When he took his first Reading Progress Indicator (RPI), Fast ForWord’s nationally normed literacy assessment, he scored 3.2, indicating he was an 11th grader with roughly a 3rd grader’s literacy skills.
After completing just one Fast ForWord component, he took another RPI assessment that showed he was almost up to a 7th grade level.
“His behavior began to change,” Albers shares. “He went from needing to be removed from school to just needing verbal reminders to stay on task.”
He continued to work on Fast ForWord, and a year and a half later, he graduated from high school.
When Mr. E’s social worker asked him what made the difference in his life and helped him set his sights on success, he replied, “Well, I could finally understand what was going on.”
“And from there,” Albers notes, “he no longer felt ashamed.”
The generational impact of Fast ForWord
Two decades in, Albers is excited to keep spreading the word about Fast ForWord because she’s seen firsthand its positive impact.
In fact, her son Zachary is now a 4th grade teacher, and his students are now thriving with Fast ForWord.
When he told Albers that some of his students were struggling with reading, they both knew that Fast ForWord could be the answer.
Zachary started three students on Fast ForWord. They made such tremendous growth that his school now has 400 licenses, and every 3rd, 4th, and 5th grade student works with Fast ForWord.
Albers reports, “They’re seeing real and lasting change, not only anecdotally but on their state assessments as well.”
“The perfect recipe for success”
Why will Albers continue to advocate for Fast ForWord?
“Fast ForWord builds strong readers,” Albers states simply. “I saw it with my son, I saw it with Mr. E, and I’ve seen it with countless other students. And it’s no secret why. We know from Scarborough’s Reading Rope that word-recognition skills, phonological awareness, decoding, and sight word reading must become automatic for a student to comprehend language. And we also know that cognitive skills like memory, attention, and processing must often be intentionally strengthened.”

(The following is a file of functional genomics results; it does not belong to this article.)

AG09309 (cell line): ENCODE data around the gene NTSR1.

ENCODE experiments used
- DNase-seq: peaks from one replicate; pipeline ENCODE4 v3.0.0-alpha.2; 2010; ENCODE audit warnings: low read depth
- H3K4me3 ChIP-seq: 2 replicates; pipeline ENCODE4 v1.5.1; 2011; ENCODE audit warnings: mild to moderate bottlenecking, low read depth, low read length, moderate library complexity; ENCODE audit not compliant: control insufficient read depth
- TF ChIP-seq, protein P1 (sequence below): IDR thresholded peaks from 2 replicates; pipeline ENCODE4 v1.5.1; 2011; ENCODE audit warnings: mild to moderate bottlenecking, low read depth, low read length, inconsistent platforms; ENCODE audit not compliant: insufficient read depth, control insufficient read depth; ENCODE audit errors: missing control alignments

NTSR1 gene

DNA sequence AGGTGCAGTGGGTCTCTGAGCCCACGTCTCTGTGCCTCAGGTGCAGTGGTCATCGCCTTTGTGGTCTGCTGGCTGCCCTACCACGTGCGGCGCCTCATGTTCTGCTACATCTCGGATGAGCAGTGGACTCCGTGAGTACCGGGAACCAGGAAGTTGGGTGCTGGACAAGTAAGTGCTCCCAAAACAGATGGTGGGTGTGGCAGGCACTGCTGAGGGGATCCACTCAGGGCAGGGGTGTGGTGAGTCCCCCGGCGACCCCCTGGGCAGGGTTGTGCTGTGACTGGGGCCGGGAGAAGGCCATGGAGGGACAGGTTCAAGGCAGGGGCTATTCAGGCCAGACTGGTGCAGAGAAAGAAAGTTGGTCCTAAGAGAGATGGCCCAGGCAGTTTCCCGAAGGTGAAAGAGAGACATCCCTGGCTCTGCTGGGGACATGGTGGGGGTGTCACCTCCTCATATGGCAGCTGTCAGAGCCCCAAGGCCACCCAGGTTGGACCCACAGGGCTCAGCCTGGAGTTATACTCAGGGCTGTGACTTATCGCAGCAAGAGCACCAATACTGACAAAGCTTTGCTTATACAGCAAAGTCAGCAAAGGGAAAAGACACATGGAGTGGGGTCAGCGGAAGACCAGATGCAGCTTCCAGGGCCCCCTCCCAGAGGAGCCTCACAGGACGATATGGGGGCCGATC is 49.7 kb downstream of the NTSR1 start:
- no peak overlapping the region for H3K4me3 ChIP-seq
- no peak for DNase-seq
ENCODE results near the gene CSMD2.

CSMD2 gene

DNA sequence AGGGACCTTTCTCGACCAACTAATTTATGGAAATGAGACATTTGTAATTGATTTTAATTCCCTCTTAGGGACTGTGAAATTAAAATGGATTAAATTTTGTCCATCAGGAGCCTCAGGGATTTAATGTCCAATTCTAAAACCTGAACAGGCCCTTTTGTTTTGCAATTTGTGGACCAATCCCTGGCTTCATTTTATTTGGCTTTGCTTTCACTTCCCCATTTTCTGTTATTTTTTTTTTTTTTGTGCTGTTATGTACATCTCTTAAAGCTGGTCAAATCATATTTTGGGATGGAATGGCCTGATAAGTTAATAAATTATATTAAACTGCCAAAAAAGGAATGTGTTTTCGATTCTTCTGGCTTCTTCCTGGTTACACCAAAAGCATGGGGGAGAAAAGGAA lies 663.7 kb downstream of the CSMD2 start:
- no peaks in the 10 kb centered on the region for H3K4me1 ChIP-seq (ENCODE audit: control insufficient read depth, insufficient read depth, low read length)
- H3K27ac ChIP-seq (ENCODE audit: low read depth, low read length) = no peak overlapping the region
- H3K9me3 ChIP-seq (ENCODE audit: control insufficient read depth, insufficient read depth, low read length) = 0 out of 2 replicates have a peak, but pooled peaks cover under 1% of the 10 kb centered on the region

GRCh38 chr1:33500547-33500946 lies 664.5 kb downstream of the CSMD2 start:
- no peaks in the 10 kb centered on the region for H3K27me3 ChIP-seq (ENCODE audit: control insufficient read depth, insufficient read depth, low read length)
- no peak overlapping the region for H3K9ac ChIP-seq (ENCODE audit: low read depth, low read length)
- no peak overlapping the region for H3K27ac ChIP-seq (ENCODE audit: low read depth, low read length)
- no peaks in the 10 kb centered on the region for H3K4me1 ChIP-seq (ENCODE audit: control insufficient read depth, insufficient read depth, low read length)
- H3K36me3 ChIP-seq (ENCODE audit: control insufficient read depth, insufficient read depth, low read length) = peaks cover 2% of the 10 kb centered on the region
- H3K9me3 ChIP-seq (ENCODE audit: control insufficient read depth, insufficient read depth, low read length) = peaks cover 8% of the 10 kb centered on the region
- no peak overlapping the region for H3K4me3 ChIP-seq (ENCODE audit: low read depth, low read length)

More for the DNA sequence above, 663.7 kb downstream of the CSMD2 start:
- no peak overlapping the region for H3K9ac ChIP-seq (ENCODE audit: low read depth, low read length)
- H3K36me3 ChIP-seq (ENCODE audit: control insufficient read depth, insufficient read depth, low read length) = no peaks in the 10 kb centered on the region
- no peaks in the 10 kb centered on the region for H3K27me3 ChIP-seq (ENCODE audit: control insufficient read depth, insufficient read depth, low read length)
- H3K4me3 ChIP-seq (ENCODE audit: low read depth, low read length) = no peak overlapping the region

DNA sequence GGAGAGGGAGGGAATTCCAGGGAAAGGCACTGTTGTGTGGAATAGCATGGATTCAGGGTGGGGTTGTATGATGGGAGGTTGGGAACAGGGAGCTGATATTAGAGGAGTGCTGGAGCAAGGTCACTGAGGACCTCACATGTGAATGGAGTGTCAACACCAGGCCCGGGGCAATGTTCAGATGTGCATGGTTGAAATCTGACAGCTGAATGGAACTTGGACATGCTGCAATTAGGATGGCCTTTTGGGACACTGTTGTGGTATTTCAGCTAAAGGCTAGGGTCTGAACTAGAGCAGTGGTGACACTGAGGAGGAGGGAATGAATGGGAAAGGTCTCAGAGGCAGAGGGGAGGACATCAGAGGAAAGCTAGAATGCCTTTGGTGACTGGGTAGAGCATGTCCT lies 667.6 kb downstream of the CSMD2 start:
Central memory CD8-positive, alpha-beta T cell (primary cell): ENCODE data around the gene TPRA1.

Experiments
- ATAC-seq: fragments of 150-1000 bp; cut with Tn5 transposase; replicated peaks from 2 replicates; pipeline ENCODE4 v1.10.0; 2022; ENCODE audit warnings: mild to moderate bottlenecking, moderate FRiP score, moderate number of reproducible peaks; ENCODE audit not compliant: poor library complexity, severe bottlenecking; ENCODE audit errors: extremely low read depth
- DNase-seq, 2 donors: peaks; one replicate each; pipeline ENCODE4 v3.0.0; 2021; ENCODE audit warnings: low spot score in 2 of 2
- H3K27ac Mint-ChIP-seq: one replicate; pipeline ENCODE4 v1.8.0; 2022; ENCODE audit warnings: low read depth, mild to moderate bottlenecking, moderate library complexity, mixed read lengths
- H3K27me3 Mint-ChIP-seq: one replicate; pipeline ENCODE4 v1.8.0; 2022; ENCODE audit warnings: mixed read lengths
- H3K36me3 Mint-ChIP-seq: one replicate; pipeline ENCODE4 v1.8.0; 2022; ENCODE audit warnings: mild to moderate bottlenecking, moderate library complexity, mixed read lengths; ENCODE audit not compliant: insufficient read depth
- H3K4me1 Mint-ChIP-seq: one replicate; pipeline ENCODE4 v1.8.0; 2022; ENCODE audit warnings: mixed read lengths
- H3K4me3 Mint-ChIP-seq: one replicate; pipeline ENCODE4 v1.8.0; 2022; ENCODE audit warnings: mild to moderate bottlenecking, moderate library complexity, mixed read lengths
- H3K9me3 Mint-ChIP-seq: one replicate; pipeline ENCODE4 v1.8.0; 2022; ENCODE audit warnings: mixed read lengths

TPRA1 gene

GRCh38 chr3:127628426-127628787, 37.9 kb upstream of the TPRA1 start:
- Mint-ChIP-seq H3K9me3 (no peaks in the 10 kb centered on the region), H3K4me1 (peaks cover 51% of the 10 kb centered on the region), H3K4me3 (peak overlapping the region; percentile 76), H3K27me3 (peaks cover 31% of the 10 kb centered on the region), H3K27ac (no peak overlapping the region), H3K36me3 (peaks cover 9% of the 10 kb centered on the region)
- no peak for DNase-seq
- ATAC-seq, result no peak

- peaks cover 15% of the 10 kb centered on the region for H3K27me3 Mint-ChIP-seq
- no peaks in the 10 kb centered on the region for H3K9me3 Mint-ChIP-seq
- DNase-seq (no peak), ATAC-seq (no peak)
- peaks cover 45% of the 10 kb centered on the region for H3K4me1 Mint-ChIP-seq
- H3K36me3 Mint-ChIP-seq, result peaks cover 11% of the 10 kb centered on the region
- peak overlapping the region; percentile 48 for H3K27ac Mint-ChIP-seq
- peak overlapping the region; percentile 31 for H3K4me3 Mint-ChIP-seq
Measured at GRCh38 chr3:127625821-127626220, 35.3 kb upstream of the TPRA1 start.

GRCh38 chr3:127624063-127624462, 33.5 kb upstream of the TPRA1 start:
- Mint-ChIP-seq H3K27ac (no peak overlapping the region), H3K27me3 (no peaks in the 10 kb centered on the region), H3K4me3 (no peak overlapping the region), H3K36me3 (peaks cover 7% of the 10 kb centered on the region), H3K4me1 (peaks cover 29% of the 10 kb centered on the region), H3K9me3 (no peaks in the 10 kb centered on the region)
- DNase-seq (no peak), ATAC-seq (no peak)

“We build all these skills with Fast ForWord,” Albers continues. “It’s the perfect recipe for success.”
Before joining Carnegie Learning’s marketing team in 2021, Emily Anderson spent 16 years teaching middle school, high school, and college English in classrooms throughout Virginia, Pennsylvania, California, and Minnesota. During these years, Emily developed a passion for designing exciting, relatable curricula and developing transformative teaching strategies. She holds master's degrees in English and Women’s Studies and a doctorate in American literature and lives for those classroom moments when students learn something that will forever change them. She loves helping amazing teachers achieve more of these moments in their classrooms.Explore more related to this author